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Counting the Ways the Gateway Pacific Terminal Could Harm Orcas

January 2013

Coal Side Story

Counting the Ways the Gateway Pacific Terminal Could Harm Orcas

by Howard Garrett

Howard Garrett has a degree in sociology and began working with the Center for Whale Research in 1981. In 1996, he wrote “Orcas In Our Midst,” a booklet oriented toward middle-school students. Volume 2 of “Orcas In Our Midst” was published in 2005. Volume 3, Residents and Transients – How Did That Happen? was published in 2011. He also wrote the entry under “Animal Culture” for the Encyclopedia of Animal Behavior (Greenwood Publishing Group, 2005); and a chapter about the rescue of the solitary orca A73 (Springer), in Between Species. Howard Garrett co-founded Orca Network in November 2001 with Susan Berta.

If the Gateway Pacific Terminal is permitted to ship massive amounts of coal, the endangered Southern Resident orcas will inevitably suffer and their survival will be further threatened. Here are but a few of the potential degradations to their critical habitat:

Increased Noise From Ships: Imagine living in seawater, a murky, incompressible substance. You can’t see very far to find your food or your friends and relatives, but sound travels more than four times faster and with far more force than through the air. Your survival depends on hearing your family’s calls and your own echolocation clicks bouncing back from fish. But you can’t hear those sounds when gigantic, noisy cargo ships consistently traverse the sea, thundering and echoing above the cavernous canyons and fjords that you and your family call home. The Gateway Terminal would add more than 450 annual round trips by massive, heavily loaded ships with clackety engines and squeaky propeller shafts.

More Invasive Species: Orcas need a healthy, productive marine food web to support their prey. For Southern Residents, that’s almost entirely Chinook salmon which forage throughout the Salish Sea as juveniles, head out to the open Pacific as adults, and eventually return to their rivers of origin to spawn.

Bulk cargo ships sailing across the Pacific to Washington state — three football fields long and as deep as a seven-story building — will be filled with bilge water from Asia to stabilize the ships. That water will contain the eggs and larvae of species native to Asian waters. Inevitably, some bilge water will be discharged into the Salish Sea to make room for the coal. It’s like a massive transplant operation importing untold exotic marine life into our waters, resulting in certain disruptions to the delicately balanced ecosystem where the orcas live.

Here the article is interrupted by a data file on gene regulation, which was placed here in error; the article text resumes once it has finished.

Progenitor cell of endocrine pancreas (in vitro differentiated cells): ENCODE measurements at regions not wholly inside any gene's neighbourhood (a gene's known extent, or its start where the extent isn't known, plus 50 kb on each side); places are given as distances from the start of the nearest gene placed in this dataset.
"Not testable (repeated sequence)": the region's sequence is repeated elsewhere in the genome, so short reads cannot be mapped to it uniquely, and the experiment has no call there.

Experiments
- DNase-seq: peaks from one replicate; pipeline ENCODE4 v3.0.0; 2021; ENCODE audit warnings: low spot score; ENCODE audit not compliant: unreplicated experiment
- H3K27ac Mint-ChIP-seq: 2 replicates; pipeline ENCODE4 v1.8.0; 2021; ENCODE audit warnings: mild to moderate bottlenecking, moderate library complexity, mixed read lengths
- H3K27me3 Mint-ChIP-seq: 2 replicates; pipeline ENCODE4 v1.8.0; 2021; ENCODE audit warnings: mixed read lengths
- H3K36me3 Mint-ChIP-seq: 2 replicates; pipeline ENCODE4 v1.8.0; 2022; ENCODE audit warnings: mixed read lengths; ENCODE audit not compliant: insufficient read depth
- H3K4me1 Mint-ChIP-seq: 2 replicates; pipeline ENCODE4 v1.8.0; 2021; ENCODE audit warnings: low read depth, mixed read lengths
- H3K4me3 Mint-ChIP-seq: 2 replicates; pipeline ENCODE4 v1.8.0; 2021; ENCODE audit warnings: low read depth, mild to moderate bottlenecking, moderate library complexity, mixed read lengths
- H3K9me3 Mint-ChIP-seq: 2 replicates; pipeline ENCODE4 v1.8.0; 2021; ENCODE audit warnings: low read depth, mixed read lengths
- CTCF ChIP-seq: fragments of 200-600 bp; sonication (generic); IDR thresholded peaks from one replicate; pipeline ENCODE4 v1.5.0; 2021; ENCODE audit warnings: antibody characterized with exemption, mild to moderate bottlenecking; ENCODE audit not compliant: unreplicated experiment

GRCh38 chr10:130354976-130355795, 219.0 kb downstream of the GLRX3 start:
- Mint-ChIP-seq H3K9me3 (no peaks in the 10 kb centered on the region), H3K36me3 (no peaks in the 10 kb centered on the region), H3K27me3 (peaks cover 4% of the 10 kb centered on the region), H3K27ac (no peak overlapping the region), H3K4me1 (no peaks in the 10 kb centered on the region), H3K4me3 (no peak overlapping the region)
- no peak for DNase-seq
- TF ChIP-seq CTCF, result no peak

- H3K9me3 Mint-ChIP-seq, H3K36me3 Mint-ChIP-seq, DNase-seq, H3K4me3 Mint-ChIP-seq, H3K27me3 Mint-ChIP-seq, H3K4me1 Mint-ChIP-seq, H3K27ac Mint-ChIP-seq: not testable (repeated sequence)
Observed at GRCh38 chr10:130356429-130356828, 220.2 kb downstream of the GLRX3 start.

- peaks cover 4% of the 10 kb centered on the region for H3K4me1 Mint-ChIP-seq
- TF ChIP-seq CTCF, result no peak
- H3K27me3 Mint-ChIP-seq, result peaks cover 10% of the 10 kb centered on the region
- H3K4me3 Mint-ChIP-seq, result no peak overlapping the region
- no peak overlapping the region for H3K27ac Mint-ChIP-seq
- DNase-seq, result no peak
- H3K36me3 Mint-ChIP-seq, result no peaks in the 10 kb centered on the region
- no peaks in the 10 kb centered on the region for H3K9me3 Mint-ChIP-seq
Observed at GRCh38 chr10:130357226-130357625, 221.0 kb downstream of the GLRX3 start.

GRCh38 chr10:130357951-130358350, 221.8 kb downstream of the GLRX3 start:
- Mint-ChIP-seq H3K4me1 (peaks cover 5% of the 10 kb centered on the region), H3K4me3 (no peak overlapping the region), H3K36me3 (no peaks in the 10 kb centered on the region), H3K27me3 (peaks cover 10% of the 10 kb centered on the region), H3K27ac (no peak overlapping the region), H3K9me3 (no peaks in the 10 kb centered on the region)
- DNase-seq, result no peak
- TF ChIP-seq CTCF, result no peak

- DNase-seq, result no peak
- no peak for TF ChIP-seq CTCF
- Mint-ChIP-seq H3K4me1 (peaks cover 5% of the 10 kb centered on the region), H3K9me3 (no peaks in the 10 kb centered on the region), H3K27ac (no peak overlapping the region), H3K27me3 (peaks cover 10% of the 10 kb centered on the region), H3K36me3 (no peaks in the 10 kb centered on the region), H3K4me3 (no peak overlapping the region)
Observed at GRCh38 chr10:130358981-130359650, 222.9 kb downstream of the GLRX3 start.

Coal Dust and Spillage: Routine coal dust and spillage occurring in high seas will add a suite of chemicals and dirty coal pollutants to Salish Sea waters, inhibiting biological growth across the spectrum of marine life, including orcas.

Degradation of Herring Habitat: The distinct species of late-spawning herring found only in the vicinity of Cherry Point have dwindled to record low numbers. That critical habitat will be further polluted during loading operations. Salmon need these herring, and orcas need those salmon.

Increased Risk of Collisions and Catastrophic Spills: An ecological risk assessment commissioned by the Washington Department of Natural Resources concluded that significant increases of vessel traffic in our waters would “inevitably increase the risk of an oil spill.” And according to NOAA, an oil spill poses the greatest threat to the Southern Residents.

Alarmingly, the single-hulled cargo ships that would service the coal port require no tugboat escort, despite having the worst safety record of all seagoing vessels. Coal is a cheap commodity, and these cargo ships are often operated by low-paid, second-rate crews.

Should a coal laden vessel run aground, or worse, collide with an oil tanker, thousands of tons of heavy bunker and diesel fuel, and possibly oil, would spill into the inland sea. If large numbers of orcas are in the nearby vicinity, this could spell a catastrophic, extinction level event.

Global Warming: Let’s get real. Global warming is happening much faster than predicted. And 97 percent of climate scientists agree that it is man-made.

Here’s a sure-fire way to make our one and only planet heat up even faster: Strip-mine coal in the American west, load it onto mile-long, 125-car trains that release tons of dust and diesel smoke along 1,100 miles of track to west coast ports. Then pile it into bulk cargo ships burning thousands of tons of heavy fuel, to be combusted for electricity while emitting millions of tons of greenhouse gases, every year. As our globe gets hotter, rivers and streams will warm and dry up, and salmon will die. At the same time, ocean acidification reduces food for salmon. When salmon become scarce, the Southern Resident orcas die off.

Considering these impacts both individually or how they may act in combination, the Gateway Pacific Terminal project would likely expedite the demise of the Southern Resident orcas.

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